Soldier sitting writing a letter

Canadian writing home from the line. May, 1917. Source

"The Company Commander, after a hard-fought action, sits down by the stump of a candle in a captured dugout to give his pencilled account of the battle. The results are compressed into iron limits of the battalion diary. The Commanders of Brigades, Divisions and Corps send in their reports dealing with the issue from the broader point of view of tactics and strategy."

Aitken, W.M. Canadian War Records Office: Report Submitted by the Officer in Charge. January 11, 1917, p. 2, RG 9, series III-D-I, vol. 4746.

From the start of the First World War, Canadian Expeditionary Force (CEF) units were required to maintain a daily account of their "Actions in the Field." This log was called a War Diary. Since the mid-nineteenth century the British Army had kept historical records as a means of fostering regimental identity and traditions. The CEF adopted this practice, thanks in part to lobbying by the Dominion Archivist Arthur Doughty (1860-1936) and the Anglo-Canadian newspaper proprietor Max Aitken, later Lord Beaverbrook (1879-1964). Doughty and Aitken felt that Canada's contribution to the war should be fully documented and publicised and that records kept by units at the front would "furnish an accurate record of the operations from which the history of the war can subsequently be prepared." War Diaries were the most important of the various historical records that CEF units were required to keep.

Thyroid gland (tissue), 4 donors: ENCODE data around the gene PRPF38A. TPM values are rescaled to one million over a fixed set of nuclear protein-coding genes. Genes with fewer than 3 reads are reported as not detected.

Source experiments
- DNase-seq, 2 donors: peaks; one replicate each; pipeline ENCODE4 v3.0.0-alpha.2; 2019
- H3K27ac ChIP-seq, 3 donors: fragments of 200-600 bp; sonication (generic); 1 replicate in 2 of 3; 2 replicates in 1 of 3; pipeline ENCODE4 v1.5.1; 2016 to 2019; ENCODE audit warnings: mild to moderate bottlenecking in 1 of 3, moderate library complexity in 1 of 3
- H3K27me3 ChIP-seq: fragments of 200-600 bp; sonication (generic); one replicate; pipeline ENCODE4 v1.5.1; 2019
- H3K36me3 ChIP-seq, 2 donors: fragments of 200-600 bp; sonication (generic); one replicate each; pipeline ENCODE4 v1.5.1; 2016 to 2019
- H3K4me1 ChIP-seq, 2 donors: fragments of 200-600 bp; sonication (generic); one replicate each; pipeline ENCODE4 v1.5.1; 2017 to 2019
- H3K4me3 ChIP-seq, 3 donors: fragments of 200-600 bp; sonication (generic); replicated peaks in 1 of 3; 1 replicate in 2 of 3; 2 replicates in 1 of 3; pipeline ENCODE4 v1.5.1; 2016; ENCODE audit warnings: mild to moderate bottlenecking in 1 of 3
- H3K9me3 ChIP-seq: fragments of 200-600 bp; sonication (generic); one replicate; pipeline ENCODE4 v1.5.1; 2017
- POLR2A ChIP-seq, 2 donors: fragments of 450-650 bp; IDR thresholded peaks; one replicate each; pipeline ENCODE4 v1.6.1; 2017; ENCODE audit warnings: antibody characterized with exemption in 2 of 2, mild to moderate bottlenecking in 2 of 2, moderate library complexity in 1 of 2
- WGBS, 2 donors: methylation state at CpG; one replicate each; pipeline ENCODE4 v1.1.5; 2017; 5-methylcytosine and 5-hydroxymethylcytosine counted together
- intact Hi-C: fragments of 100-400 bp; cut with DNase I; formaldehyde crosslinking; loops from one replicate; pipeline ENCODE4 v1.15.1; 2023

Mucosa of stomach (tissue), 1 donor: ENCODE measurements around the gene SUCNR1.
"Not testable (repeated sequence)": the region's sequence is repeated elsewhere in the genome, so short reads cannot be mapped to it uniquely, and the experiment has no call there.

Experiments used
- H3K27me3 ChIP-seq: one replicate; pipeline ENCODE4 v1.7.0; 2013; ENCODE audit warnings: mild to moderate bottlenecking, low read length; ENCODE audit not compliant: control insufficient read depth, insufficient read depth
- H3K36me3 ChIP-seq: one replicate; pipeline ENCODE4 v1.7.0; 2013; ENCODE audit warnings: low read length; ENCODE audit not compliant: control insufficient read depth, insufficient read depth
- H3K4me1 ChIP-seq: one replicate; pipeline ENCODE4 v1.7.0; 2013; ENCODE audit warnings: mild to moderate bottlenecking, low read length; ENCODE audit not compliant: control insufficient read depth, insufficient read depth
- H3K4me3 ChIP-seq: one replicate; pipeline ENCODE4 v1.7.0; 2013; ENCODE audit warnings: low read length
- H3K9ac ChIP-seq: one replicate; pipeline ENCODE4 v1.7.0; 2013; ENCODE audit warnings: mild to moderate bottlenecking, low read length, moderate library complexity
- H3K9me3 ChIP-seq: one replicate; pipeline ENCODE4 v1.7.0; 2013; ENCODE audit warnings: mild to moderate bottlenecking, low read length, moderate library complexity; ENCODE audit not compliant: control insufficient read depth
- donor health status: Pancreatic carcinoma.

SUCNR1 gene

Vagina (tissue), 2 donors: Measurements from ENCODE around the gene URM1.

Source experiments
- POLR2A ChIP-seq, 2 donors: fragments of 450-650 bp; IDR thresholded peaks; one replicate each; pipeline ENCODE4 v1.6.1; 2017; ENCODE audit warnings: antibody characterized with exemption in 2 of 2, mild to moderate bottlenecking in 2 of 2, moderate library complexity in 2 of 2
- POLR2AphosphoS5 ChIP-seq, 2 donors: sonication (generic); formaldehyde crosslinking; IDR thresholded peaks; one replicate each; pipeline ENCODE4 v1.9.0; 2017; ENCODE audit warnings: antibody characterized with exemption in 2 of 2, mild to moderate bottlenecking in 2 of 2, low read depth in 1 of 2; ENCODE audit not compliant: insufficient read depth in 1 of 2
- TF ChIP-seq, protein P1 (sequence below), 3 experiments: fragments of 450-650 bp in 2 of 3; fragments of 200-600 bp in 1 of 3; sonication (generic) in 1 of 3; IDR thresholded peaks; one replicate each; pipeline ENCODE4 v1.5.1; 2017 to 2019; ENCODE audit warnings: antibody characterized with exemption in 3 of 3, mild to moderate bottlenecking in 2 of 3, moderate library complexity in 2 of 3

This Web site contains contextual information and help for researchers wishing to use the digitised War Diaries of CEF infantry and artillery units, Brigade, Division and Corps commands and support units such as Railway and Forestry troops. The site also includes the War Diaries of the Royal Newfoundland Regiment and British units that served under Canadian command. This site does not include documents relating to the Royal Canadian Air Force, or to the Royal Canadian Navy.

These are NOT personal diaries. War Diaries rarely record information about individual men because they were never intended to document individual service, and also due to the size of the unit to which a single War Diary referred. Infantry Diaries were recorded by battalions, which consisted of approximately 1,000 men. Artillery Diaries were most often kept by brigades, which numbered about 4,000 men. Command-level diaries recorded tactical and strategic information. Even so, once you have identified the unit in which you are interested, War Diaries provide the most complete first-hand record of how and where that unit was deployed and the wartime experiences of its individual members.

Units were only required to record their "Actions in the Field." Therefore, you will find very few Diaries for periods during which units were mustered in Canada, shipped to Europe, or trained in England. With this in mind, the contextual material that was prepared for this Web site, identifies the units that fought in a select number of battles. However, this is not the only way to access the Diaries. The search functions on this site make it possible for researchers to follow units from month to month, or to see the first-hand experiences of a single day.